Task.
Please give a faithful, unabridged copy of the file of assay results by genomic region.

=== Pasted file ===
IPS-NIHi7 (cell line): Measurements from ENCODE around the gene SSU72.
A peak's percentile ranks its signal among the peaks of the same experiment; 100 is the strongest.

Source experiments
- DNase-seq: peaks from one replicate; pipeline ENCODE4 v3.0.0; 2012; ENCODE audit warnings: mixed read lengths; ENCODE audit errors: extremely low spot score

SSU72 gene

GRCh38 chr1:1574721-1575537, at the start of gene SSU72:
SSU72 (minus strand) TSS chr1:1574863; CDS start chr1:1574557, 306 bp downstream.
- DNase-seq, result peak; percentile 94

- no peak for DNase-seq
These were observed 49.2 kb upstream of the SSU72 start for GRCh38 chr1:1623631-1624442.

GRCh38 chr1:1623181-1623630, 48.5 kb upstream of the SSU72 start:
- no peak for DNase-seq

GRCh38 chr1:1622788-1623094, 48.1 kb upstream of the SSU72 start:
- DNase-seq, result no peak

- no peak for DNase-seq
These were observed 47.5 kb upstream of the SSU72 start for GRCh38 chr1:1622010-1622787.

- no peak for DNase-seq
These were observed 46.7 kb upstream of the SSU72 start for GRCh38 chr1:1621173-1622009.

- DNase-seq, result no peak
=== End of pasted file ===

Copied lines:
IPS-NIHi7 (cell line): Measurements from ENCODE around the gene SSU72.
A peak's percentile ranks its signal among the peaks of the same experiment; 100 is the strongest.

Source experiments
- DNase-seq: peaks from one replicate; pipeline ENCODE4 v3.0.0; 2012; ENCODE audit warnings: mixed read lengths; ENCODE audit errors: extremely low spot score

SSU72 gene

GRCh38 chr1:1574721-1575537, at the start of gene SSU72:
SSU72 (minus strand) TSS chr1:1574863; CDS start chr1:1574557, 306 bp downstream.
- DNase-seq, result peak; percentile 94

- no peak for DNase-seq
These were observed 49.2 kb upstream of the SSU72 start for GRCh38 chr1:1623631-1624442.

GRCh38 chr1:1623181-1623630, 48.5 kb upstream of the SSU72 start:
- no peak for DNase-seq

GRCh38 chr1:1622788-1623094, 48.1 kb upstream of the SSU72 start:
- DNase-seq, result no peak

- no peak for DNase-seq
These were observed 47.5 kb upstream of the SSU72 start for GRCh38 chr1:1622010-1622787.

- no peak for DNase-seq
These were observed 46.7 kb upstream of the SSU72 start for GRCh38 chr1:1621173-1622009.

- DNase-seq, result no peak